After a very busy weekend with a personal wedding celebration and brisk Bank Holiday Monday trade, the Blackwater Bar & Bistro were waiting for us, pen poised and ready, to take our lunch orders prior to our walk. Unlike their weekend our walk this month was to be a leisurely affair taken a little slower than usual and slightly shorter.
After a headcount, 23 today, we set off west heading into a brisk, warm breeze. It was a beautiful morning with the sun shining brightly and the river looked glorious. The first short stretch followed the St Peter’s Way and then we veered off crossing fields beside inland water pools. Here wildlife flourished with plenty of reed and sedge warblers singing, skylarks rising, holly blue butterflies flitting about, and we had a bonus of seeing three brown hares. Unfortunately we also saw a sign on a gate saying that hare coursing was illegal, so presumably this is a problem in this area.
The fields here are big and as we walked along the edges of one pushing our way through the long grass, the field on our left was being harvested. The crop was some kind of fresh, green fodder, which was being transported in trailers to the Dengie Crop Driers.
We had two aims this month, the first, as requested by a member, was that we visit the ‘Petrified Oak Forest’. These dead trees never fail to impress – except I did overhear one person say, ‘is this what we’ve come here for, just to see some dead trees?’. When it was explained to her that these weren’t just any ordinary dead trees but were ancient trees mentioned in the Domesday Book she was impressed – the story goes that the trees were due to be chopped down in 1588 to build ships to fight against the Spanish Armada, but the wood was found to be too warped, so they were left to stand.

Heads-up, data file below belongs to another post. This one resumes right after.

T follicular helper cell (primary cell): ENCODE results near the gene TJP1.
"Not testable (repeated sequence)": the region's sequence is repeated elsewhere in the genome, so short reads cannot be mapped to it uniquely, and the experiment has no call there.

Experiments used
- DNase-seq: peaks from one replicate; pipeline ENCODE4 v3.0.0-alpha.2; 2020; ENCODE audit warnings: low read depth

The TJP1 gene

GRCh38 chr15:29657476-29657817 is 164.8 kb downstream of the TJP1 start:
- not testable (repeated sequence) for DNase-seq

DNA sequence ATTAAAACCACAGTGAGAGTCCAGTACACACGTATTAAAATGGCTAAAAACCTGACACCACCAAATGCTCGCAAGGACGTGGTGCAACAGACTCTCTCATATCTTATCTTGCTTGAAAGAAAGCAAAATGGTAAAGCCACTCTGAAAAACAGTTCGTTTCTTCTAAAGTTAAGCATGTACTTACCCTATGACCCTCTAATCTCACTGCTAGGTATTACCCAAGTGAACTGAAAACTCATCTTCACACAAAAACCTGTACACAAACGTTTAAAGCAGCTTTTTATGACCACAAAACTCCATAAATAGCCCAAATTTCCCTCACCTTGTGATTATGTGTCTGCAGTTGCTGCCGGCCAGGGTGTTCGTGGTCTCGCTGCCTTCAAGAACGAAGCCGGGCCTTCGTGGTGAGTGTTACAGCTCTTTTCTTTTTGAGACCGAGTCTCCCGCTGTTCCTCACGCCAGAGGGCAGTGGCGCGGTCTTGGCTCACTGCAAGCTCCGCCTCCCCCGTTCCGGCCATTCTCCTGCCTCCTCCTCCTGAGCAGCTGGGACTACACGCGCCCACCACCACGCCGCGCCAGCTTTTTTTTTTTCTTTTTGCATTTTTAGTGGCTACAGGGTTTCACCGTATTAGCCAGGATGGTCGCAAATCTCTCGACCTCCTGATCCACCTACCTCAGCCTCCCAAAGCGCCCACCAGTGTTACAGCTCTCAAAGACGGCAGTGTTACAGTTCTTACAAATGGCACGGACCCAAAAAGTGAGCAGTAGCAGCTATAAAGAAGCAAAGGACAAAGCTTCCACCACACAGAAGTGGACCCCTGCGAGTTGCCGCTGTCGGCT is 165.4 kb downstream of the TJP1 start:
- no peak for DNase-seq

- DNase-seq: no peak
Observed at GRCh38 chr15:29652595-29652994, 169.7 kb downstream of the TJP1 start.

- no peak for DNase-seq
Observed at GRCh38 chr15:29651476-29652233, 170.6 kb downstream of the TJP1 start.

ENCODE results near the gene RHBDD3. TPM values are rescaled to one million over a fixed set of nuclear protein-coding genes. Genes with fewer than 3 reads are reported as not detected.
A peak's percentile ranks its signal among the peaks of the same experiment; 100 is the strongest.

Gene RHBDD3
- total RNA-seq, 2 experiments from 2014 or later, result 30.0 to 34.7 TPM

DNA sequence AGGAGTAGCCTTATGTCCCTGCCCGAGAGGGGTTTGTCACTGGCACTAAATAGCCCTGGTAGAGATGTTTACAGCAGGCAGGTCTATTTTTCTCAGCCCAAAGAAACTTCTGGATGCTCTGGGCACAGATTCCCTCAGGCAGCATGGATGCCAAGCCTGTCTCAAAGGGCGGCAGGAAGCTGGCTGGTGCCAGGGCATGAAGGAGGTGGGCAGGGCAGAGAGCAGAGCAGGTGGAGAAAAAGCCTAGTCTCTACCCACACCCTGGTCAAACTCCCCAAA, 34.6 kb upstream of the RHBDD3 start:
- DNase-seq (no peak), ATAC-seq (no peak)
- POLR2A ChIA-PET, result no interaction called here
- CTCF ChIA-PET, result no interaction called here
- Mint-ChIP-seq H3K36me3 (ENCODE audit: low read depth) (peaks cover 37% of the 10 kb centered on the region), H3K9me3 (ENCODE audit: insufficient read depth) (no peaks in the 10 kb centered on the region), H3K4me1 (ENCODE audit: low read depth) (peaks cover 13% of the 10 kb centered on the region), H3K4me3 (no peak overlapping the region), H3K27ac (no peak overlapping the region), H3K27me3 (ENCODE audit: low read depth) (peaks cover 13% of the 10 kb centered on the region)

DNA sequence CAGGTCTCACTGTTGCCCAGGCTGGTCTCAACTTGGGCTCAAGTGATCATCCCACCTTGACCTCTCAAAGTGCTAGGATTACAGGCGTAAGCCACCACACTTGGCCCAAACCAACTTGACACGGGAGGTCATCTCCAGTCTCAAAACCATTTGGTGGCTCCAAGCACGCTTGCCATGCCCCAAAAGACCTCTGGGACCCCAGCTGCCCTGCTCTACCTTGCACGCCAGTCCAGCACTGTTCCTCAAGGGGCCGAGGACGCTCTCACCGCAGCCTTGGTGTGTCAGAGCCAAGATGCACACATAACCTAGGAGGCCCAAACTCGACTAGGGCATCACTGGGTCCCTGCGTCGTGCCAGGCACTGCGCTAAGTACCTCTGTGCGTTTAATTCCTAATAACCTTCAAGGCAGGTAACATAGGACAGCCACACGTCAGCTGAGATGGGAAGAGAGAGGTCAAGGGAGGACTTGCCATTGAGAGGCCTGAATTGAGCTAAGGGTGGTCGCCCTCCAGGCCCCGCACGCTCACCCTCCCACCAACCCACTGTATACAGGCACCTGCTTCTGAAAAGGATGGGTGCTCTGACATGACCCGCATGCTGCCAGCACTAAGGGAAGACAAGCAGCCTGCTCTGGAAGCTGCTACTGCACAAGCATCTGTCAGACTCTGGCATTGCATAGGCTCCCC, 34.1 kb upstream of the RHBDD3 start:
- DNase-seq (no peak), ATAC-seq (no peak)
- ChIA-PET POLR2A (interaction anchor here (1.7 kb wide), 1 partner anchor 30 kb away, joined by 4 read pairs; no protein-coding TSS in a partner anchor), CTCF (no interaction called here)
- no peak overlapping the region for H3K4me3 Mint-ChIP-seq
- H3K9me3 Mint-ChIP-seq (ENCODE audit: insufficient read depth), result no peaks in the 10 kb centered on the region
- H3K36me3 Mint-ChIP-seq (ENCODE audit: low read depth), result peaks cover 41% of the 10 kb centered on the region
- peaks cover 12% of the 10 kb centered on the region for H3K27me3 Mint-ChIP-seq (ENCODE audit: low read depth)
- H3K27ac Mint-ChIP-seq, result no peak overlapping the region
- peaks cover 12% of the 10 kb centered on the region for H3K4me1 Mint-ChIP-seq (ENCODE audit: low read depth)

You can’t visit the oaks without also visiting the nearby delightful church of St Mary, which has been superbly restored by the Friends of Friendless Churches. It has some interesting architectural features; a weather-boarded timber-framed tower, a 16th-century porch and inside a complete set of 18th-century box pews.
Leaving the church we started on our return back to Maylandsea by way of tracks, footpaths and a stretch on the seawall.
We were back on the dot of 12.30 where the food and drinks were served promptly and enjoyed by all.
4.5 miles/7 kms
NOTE – There are 39 members in the Walking Group and in view of the increased number of those walking each month I am sorry to say that anyone wishing to join the Walking Group will now have to join a waiting list.